NOBUMASA, Yoshio (SHIMA prefecture): "Government assertion that at present distribution of three go of rice per day is absolutely impossible and that food will be exhausted by May, was tempered by the contention that we will be able to import rice or flour from foreign countries. Present day politics must take a positive stand. The
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POLITICAL SERIES: 40 (continued)
ITEM 2 (Continued)
increase in distribution of staple foods is desired by all. The farmer may be permitted to hold rice when he has less than other farmers. Otherwise it should he delivered to the markets.
HIRONO, Kikutaro (SHICA prefecture): 1. Prompt Government regulation of loans, debts and wartime subsidies. In this execution, people must cooperate with the Government in rebuilding the economic system; 2. Increase the distribution of staple foods and accelerate the import of foreign rice; 3. To speed up rice deliveries, the Government will have as its only weapon its appeal to the instinctive brotherly love on the part of the peasants. At present the latter are not patriotic. This is due to the inability of the bureaucracy to gain their confidence. By making use of men of ability and authority in their particular localities, the Government can guide the [illegible]anary and, 4. Present circulation of banknotes amounting to 4,300 million yen would result in a chaotic condition were an attempt made to change them into new yen. Therefore, it is more advisable that the Government stamp each note twice with a special stamp and impose a twenty to thirty per cent on any exchanges.
ITEM 3 The Responsibility of Members of Parliament - Mainichi Shimbun - 26 Nov 45. Translator: S. Cho.
Extracts:
It has now become a public debate as to what Members of Parliament should be charged with war guilt. In view of this fact, it is a matter of keen interest to learn that the Socialist and Liberal Parties are going to introduce a joint proposal at the Diet session, requesting the dismissal of those Members who played leading roles in the Diet during the war and those responsible for running the last election, which took place under the auspices of the Imperial Rule Assistance Association.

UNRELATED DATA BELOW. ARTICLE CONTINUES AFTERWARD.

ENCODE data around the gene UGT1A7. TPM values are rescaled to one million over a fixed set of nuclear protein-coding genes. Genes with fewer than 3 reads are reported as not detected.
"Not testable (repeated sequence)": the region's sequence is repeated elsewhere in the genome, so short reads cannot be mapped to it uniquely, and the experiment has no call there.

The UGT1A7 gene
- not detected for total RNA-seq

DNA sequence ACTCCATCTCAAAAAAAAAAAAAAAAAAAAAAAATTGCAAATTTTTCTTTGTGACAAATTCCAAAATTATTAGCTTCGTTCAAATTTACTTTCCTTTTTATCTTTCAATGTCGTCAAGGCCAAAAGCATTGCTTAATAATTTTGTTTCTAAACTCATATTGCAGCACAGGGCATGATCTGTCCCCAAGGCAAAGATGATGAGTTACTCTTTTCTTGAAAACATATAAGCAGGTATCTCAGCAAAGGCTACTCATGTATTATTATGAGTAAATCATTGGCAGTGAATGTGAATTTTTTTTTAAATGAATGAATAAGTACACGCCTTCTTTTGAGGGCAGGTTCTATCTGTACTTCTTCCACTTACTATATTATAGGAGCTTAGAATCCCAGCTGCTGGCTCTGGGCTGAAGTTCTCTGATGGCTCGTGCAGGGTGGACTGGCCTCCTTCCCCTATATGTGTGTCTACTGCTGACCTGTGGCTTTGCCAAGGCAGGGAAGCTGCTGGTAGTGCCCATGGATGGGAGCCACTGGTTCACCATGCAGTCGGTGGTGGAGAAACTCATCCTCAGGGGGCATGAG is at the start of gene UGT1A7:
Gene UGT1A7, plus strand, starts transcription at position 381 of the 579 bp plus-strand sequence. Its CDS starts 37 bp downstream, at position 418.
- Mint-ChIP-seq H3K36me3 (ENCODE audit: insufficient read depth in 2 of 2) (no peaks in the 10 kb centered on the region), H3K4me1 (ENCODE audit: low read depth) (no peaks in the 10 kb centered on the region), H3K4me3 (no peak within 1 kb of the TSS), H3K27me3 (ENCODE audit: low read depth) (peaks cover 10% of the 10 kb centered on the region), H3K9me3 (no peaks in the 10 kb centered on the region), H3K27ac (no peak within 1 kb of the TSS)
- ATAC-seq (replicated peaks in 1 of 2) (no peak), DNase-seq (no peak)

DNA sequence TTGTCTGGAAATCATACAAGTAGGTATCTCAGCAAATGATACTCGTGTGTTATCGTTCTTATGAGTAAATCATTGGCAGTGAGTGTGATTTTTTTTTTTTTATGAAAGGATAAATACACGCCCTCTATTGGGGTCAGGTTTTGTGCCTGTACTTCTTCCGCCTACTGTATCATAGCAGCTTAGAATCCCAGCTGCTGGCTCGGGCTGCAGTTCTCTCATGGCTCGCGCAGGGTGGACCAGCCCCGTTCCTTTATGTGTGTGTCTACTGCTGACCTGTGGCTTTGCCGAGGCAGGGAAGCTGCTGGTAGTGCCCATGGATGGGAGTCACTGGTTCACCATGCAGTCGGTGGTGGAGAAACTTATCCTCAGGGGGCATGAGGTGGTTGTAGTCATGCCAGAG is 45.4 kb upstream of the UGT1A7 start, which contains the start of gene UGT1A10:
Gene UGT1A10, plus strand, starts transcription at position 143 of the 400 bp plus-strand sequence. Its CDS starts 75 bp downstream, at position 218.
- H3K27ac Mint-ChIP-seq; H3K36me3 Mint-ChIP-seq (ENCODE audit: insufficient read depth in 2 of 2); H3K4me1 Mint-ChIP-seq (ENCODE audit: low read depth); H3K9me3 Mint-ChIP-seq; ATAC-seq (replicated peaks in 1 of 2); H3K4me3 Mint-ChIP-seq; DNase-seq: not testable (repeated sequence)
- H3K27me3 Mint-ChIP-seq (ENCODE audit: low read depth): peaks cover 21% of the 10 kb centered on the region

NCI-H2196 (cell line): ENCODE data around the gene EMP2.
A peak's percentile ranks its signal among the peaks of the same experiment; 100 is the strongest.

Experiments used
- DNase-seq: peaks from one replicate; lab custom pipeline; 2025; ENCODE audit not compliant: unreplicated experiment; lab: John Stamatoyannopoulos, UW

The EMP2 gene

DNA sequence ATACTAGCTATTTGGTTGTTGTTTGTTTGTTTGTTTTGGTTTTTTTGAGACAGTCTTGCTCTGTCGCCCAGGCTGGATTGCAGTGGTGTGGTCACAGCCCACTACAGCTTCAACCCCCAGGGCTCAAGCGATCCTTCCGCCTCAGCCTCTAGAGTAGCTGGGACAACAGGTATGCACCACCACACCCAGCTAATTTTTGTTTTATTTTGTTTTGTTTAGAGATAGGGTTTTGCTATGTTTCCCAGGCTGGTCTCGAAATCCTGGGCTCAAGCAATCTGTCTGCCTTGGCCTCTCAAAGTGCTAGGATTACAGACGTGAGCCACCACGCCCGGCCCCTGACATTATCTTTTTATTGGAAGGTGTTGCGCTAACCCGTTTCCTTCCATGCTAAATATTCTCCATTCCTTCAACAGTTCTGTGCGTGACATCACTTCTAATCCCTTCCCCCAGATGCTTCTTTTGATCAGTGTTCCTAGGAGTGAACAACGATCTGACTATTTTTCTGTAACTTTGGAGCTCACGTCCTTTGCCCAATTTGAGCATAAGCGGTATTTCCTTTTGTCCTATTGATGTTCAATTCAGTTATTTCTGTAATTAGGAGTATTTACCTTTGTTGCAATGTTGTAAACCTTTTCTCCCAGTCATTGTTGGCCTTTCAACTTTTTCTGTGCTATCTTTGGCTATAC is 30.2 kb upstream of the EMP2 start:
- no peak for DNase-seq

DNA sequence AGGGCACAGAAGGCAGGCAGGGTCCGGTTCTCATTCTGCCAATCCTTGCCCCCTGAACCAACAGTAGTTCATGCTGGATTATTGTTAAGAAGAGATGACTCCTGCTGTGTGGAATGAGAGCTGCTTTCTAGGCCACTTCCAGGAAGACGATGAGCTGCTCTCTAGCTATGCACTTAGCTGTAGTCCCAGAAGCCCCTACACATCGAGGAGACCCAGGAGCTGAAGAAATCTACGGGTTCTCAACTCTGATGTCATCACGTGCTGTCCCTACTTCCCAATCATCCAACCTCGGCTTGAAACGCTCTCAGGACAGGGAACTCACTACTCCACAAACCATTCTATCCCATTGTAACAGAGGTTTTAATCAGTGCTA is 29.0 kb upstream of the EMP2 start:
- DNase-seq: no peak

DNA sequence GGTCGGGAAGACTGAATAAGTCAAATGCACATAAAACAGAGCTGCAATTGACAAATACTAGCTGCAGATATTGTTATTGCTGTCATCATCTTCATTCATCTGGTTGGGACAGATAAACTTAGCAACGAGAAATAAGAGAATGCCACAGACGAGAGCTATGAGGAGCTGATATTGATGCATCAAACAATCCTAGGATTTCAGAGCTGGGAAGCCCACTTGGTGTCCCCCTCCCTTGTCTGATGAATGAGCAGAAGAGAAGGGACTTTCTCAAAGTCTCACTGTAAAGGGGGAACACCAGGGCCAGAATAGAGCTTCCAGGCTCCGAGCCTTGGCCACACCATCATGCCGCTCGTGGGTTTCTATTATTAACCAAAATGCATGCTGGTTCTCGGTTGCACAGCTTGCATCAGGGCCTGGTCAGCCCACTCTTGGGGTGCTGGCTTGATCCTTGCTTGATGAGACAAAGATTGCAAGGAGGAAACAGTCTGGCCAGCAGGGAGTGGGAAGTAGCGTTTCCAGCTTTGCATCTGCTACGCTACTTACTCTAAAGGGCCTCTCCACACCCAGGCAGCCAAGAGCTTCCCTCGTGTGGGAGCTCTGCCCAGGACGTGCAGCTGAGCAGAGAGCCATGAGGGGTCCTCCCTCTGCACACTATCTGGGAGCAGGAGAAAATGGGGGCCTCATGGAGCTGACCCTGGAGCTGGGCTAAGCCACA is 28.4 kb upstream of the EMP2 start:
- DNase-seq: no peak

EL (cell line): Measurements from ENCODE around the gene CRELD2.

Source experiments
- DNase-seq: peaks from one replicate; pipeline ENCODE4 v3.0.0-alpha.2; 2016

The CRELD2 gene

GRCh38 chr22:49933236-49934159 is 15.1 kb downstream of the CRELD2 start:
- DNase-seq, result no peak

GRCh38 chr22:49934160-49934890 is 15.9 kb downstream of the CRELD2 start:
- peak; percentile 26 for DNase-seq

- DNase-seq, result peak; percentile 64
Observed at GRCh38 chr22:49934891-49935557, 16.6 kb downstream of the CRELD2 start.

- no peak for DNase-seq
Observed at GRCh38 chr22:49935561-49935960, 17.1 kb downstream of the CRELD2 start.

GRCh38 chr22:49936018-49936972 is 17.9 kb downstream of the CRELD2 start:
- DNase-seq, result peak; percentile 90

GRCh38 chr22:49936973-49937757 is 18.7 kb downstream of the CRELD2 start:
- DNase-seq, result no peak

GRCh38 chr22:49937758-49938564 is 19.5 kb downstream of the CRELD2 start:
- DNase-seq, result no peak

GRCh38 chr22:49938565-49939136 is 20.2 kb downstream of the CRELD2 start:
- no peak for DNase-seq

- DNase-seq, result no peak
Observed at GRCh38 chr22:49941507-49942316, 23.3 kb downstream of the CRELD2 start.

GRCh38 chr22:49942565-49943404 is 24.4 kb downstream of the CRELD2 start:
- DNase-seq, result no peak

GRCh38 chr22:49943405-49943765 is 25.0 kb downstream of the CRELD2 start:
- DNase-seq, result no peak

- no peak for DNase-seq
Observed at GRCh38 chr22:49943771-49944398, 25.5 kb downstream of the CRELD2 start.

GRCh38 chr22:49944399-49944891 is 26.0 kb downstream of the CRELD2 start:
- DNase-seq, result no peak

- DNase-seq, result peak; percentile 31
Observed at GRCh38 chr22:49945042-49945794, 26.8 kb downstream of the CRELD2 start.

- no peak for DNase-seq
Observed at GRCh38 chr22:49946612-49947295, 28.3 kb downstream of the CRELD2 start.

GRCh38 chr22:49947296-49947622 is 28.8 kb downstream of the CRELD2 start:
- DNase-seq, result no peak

The fact was that on 17 November, the Liberal Party held a committee meeting to formally [illegible]on the proposal, while at the same time the Socialist Party was also working out a proposal to the same effect. KONO, [illegible]sader of the Liberal Party, and NISHIO Suehiro, of the Socialist Party, both representing their respective parties, met on 25 November and made a final decision to draft the proposal through a committee representing both parties and submit it to the Speaker before 26 November. It is further expected that the representatives of the two parties will ask for the agreement of other parties at the meeting of the commissioners of various parties to be held on 26 November. In view of the present political situation, the result is of great interest. From the purely theoretical point of view, there is no doubt as to what attitude should be taken toward the proposal. But the Progressive party holding an absolute majority in the Diet with 250 out of a total of 466 seats, will face a critical moment in deciding whether or not to accept it, owing to the fact that the party consists of persons of conflicting interests. Furthermore, the attitude of the neutrals, who hold little more than a hundred seats, is to be watched.
At any rate, it is our conclusion that the situation in the House of Representatives at present will result in a serious clash between various [illegible]regarding the proposal and the spotlight is focusing on the attitude of the Progressive Party.
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POLITICAL SERIES: 40 (Continued)
ITEM 4 United States War Prisoners Fed Japanese Soldier Rations - Asahi Shimbun - 26 November 45. Translator: S. Sano.
At the public trial of General YAMASHITA on 24 November, the following testimonies concerning food problems were given by Captain ISHIWATARI, Kikuo, and Major General YOSHIRA, Koichi, who were chiefs of the Japanese transport corps at the time when MANILA was in the hands of Japanese forces.
The following is the testimony of Captain ISHIWATARI: "The American submarines which attacked and sank Japanese vessels transporting rice to the PHILIPPINES should bear the responsibility for the inadequate diets of American prisoners of war in the Philippines. This lack of food should not be attributed to the cruelty of the Japanese forces."
The following is the testimony of Major General YOSHIRA: "The food situation in the PHILIPPINES became so desperate because of the American naval blockades that the dally rations served to Japanese soldiers was reduced to 100 grams, and the quantity of food given the war prisoners, though mixed with grasses, was not really below the level of that of the soldiers.
The food supply for LUZON Island from December of last year to January of this year was actually stopped, despite an appeal to FRENCH INDO-CHINA for rice supplies. Importation was not possible because of air and sea blockade by the American Forces. Consequently, General YAMASHITA was much concerned with food problems. He once said that he hoped war prisoners were getting the full amount of their rations."
Distribution "X"
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HomePress translations [Japan]. Political Series 0040, 1945-12-01.